It’s so easy to judge the people of the past, from atop our hill of hindsight. We reflect on historical events and ask, “How could they have believed that? How could they have let that happen? Why didn’t they know better?”
If we take a look around, we’re living in the middle of the answer.
To share some examples from my own lifetime: Let’s start with 9/11/2001. As the events of that day (and the days that followed) unfolded, we had far more questions than answers. Who had done these things, and why? Was it a criminal act, or an act of war? How should we respond? What would it mean for our country’s future?
And now there is COVID, and again we have more questions than answers. We’ve had pandemics before, but not like this one. We ask ourselves and each other: “Will there be a vaccine? A cure? When? Will life ever get back to ‘normal?’ Am I in danger myself?”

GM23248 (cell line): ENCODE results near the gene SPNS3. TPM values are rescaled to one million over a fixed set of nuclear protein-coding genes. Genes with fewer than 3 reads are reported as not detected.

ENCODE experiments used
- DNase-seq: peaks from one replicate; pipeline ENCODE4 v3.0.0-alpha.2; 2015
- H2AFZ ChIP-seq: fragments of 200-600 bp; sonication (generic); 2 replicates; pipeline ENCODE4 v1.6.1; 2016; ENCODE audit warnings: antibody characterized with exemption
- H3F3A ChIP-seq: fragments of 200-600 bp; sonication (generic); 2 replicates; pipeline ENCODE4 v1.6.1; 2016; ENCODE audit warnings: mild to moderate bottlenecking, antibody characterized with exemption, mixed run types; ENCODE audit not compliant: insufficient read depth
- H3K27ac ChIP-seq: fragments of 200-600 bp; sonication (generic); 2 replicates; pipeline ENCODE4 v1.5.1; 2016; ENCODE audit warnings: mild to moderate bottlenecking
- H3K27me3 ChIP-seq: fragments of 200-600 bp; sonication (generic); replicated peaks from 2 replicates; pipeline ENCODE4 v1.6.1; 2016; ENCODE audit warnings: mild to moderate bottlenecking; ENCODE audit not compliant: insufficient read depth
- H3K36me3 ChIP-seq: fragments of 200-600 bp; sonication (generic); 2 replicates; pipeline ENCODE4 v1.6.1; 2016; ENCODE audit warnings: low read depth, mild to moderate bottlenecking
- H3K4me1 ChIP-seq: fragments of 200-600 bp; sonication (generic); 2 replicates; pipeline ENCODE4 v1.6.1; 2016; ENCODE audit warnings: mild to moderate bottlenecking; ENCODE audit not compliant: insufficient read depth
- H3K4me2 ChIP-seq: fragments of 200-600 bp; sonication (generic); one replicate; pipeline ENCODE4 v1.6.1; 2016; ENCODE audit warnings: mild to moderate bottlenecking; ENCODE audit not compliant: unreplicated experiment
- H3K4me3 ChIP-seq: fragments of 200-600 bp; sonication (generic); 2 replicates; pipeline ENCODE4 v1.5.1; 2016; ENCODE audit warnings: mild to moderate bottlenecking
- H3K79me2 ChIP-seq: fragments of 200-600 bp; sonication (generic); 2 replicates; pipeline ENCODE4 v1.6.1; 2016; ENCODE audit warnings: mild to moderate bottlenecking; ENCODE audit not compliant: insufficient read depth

The people of the future will judge us. They will wonder why we didn’t do better, why we didn’t know better, why we made mistakes. But when you’re in the middle of things, as we are now, it’s hard to see clearly while events swirl around us. It’s hard to sort the facts from the fear when you’re in the thick of the storm. In military parlance, this is called “the fog of war.”
So how would we like to be remembered, when this is all in the past? I hope we will be remembered as people who took care of each other, who protected those weaker than ourselves, and who did our best to live in community with all of our fellow humans.
We have to navigate the fog, and when the fog lifts, I hope we’re better people.